Good luck with today’s trivia question: Which football coach holds the record for the longest tenure at one school among Southeastern Conference members?
Bear Bryant immediately comes to mind. He spent 25 years at Alabama. But he’s tied for second on the list, along with Vince Dooley of Georgia, Shug Jordan of Auburn and Bill Alexander of Georgia Tech.
Johnny Vaught of Ole Miss? 24-plus years.
Wally Butts of Georgia? Bobby Dodd of Georgia Tech? Tied for seventh with 22 years.
General Neyland at Tennessee? 21 years. Mike Donohue of Auburn (19 years) rounds out the top ten.
The man topping the list is Dan McGugin of Vanderbilt, who coached the Commodores for 30 years, from 1904-34. He missed the 1918 season while serving in The Great War.
McGugin posted a record of 197-55-19 for a winning percentage of .762. He set a standard of excellence for Vanderbilt football that has never been equaled.
A member of the National Football Foundation Hall of Fame, McGugin coached four undefeated teams, and 11 others lost a single time.
He was the first coach to utilize pulling guards to lead interference for backs, and the first to successfully invoke the onside kick. McGugin was also an early proponent of the forward pass.
McGugin proved so successful that when Dudley Field opened in 1922, it was the largest football facility in the South. When Tennessee hired Robert Neyland in 1926, they charged the future General with finding a way to beat McGugin.
According to football historian Fred Russell, McGugin was "responsible, more than any other man, for southern football gaining national recognition."
McGugin was born in Ringgold County, Iowa, on July 29, 1879. At an 1896 church service, he became fascinated by a baton twirler, of all things. After the service, McGugin asked about learning to twirl.
The twirler, W. W. Wharton, also happened to be the football coach at Drake University. Noting McGugin’s size, Wharton invited McGugin to come to Drake — and taught him how to play football.
After playing at Drake for two years, McGugin enrolled in Law School at the University of Michigan. He arrived in Ann Arbor simultaneously with Fielding "Hurry Up" Yost, the greatest coach of the early 1900’s.
McGugin played two years for Yost. He played in the very first Rose Bowl game, as Michigan defeated Stanford 49-0 on Jan. 1, 1902. He then spent a year as Yost’s assistant coach, while he earned his law degree.
In 1904, Yost recommended McGugin for the head coaching position at Vanderbilt. McGugin applied but, before he received a reply, was offered the head coaching job at Western Reserve in Cleveland. Western demanded an immediate reply.
McGugin wired his acceptance to Western. Upon arriving back home, he received a wire from Vanderbilt, offering him their job. McGugin decided he’d take the Vanderbilt job if he could recall his telegram to Western. The recall occurred three minutes before delivery.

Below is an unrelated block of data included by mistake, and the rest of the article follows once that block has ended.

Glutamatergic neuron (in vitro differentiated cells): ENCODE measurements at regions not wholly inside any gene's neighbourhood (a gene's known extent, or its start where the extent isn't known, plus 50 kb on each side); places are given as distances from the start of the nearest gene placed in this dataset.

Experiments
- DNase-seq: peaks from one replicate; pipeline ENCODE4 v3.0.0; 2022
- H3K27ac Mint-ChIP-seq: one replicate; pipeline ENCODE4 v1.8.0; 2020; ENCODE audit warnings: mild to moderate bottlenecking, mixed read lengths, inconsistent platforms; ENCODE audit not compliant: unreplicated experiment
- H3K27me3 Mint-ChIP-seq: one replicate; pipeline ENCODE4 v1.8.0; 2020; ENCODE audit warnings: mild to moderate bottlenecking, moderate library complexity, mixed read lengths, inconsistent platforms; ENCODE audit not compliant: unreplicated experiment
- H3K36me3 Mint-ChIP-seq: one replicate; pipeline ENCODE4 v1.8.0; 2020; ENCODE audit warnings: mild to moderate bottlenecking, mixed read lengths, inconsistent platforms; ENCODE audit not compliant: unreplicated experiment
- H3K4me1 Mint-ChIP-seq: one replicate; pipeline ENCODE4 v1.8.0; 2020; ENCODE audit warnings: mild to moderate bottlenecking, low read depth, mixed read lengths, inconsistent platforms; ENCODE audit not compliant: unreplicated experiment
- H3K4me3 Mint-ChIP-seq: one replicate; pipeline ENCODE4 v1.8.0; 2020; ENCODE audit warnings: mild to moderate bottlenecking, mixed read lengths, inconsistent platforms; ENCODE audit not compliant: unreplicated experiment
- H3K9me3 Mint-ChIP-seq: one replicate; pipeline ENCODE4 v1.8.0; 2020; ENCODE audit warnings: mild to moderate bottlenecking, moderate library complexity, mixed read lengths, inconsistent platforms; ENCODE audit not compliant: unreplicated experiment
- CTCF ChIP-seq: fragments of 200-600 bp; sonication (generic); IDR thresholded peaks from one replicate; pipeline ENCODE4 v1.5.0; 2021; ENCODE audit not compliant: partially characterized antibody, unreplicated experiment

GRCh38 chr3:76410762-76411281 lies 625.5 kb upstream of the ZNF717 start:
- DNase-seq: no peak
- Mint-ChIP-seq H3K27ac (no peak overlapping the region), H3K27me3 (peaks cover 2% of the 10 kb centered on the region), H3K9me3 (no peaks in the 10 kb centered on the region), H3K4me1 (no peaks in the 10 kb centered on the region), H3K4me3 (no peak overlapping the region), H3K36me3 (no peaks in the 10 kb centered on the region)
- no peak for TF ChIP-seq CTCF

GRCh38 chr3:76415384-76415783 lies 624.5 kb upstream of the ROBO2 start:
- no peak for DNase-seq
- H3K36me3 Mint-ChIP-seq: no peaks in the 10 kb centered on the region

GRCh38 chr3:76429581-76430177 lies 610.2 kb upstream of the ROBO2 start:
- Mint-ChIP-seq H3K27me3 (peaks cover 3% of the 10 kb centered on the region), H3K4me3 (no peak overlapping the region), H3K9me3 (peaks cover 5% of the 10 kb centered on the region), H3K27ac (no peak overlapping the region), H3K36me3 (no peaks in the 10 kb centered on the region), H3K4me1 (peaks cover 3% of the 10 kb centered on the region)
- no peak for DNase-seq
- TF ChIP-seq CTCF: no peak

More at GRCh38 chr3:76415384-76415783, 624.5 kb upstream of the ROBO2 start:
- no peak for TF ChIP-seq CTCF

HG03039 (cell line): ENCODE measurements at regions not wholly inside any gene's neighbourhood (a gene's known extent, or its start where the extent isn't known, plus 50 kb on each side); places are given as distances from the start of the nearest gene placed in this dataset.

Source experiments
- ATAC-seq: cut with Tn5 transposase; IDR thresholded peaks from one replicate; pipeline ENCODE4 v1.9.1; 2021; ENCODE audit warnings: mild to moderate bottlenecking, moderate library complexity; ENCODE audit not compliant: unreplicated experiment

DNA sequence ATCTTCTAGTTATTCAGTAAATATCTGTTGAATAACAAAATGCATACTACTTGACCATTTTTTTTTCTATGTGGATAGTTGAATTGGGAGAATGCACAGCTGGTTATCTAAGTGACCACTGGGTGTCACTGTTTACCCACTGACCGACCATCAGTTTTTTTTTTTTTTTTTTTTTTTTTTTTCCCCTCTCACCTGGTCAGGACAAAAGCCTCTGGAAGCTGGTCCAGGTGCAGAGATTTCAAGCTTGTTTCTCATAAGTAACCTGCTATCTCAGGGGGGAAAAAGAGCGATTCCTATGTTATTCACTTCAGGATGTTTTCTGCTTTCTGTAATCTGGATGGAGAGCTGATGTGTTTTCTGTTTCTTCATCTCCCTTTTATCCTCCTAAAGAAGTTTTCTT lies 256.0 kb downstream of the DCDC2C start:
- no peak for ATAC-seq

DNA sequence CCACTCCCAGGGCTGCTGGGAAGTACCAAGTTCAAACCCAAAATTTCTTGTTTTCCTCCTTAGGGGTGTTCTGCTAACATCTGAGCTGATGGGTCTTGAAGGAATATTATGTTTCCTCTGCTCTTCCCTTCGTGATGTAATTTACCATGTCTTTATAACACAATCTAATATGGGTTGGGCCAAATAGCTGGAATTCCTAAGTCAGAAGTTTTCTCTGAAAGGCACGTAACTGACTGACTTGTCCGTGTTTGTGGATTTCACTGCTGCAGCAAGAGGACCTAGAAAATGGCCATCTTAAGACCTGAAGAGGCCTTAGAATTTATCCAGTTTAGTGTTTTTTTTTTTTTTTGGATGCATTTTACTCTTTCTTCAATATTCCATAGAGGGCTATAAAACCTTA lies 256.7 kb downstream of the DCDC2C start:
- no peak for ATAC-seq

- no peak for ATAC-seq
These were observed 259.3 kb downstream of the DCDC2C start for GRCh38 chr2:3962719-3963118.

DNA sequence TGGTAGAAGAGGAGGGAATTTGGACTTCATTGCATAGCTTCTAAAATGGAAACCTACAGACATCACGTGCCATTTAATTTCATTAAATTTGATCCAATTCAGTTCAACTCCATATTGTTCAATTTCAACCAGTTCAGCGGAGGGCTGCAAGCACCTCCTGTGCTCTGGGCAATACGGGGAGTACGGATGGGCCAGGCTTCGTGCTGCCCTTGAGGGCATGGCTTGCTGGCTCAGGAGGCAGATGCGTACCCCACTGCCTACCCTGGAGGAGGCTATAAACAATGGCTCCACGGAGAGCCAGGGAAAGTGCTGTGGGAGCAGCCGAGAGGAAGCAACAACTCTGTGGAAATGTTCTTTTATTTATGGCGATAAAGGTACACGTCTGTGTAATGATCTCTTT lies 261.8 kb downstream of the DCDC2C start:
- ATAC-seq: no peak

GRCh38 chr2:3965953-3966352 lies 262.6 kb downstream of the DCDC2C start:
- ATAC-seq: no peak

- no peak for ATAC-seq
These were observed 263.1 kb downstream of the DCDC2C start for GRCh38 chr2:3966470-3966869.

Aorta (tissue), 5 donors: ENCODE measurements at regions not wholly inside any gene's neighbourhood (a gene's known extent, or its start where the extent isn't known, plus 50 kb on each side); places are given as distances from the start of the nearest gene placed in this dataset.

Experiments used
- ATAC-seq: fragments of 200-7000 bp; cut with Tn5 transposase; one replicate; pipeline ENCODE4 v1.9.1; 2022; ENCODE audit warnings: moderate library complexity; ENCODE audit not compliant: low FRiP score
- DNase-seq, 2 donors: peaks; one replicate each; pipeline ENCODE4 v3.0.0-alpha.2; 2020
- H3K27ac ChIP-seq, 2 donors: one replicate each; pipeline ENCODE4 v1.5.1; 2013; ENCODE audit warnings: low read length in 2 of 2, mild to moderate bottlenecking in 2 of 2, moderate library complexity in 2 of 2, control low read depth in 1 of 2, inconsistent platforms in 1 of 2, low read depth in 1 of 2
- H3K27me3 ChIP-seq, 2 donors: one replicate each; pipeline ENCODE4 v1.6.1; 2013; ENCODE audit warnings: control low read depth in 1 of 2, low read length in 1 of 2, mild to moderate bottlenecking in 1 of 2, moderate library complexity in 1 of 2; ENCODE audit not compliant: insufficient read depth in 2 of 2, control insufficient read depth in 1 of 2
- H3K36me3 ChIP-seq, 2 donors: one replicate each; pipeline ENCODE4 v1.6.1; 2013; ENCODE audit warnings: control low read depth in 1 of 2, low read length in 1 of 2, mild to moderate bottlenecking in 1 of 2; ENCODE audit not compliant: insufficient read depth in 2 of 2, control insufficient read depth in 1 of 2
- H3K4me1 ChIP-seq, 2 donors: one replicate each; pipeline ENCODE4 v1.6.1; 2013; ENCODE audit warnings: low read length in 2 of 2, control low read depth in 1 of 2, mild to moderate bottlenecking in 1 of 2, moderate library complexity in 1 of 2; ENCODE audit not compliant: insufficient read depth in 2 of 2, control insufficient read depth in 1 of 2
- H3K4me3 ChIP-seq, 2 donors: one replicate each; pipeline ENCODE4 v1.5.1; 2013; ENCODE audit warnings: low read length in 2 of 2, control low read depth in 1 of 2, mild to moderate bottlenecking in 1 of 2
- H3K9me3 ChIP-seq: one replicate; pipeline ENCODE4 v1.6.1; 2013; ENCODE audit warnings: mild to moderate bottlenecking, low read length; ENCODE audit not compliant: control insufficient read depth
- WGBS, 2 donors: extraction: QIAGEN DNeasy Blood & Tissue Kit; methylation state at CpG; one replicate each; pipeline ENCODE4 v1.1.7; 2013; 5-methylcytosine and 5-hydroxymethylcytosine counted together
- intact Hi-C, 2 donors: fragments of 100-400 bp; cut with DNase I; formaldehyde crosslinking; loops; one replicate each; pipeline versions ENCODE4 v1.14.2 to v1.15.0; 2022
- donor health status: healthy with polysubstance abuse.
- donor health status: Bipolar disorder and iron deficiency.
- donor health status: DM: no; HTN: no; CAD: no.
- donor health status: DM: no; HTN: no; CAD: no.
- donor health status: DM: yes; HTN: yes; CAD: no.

McGugin made an unprecedented arrival in Nashville. In his first game, Vanderbilt thrashed Mississippi State 61-0. Then they trounced Georgetown (Kentucky) 66-0. Finally, they walloped Ole Miss 69-0. McGugin remains the only coach in history to open his career with three straight 60-point wins.
McGugin and Yost remained close. Yost was the best man at McGugin’s wedding, and wound up marrying the twin sister of McGugin’s wife. The two lived in Nashville in the offseason and practiced law together.
That friendship produced one of the first great inter-sectional rivalries in college football. In fact, it was Yost’s Michigan team that agreed to play in the inaugural game at Dudley Field.
McGugin pulled out all the stops for his pre-game pep talk. As related by Benny Friedman in Liberty Magazine, McGugin went over to a locker room window and pointed to a cemetery near the stadium.
"Boys, over in yonder cemetery lie your forebears, the Confederate dead. They fought and they died for the South where you were born, the South that you love.
"And who filled those graves over yonder with Confederate dead? The forefathers of the boys whom you are going to play in a few minutes."
Vanderbilt went out and played mighty Michigan to a scoreless tie.
One of McGugin’s All-Americans, Pete Gracey, told Russell a story that appeared in Russell’s book, "Bury Me In An Old Pressbox:
"In my first varsity year, the night before we played Georgia Tech, coach McGugin casually walked up to me in the lobby of our hotel, put his arm around my shoulder, and sorta whispered, ‘I was with some Atlanta newspapermen this afternoon, and I told them you were the finest sophomore center I had ever coached. I hope that I haven’t made it embarrassing for you.’
"We beat Tech, 49-7. Afterward, I talked to seven other players, and you know, coach McGugin told them all the same thing he told me!"
After retiring as football coach, McGugin continued as Vanderbilt’s athletics director, and kept practicing law. He died on January 19, 1936, of a massive heart attack, at the age of 56.
Vanderbilt football hasn’t been the same since.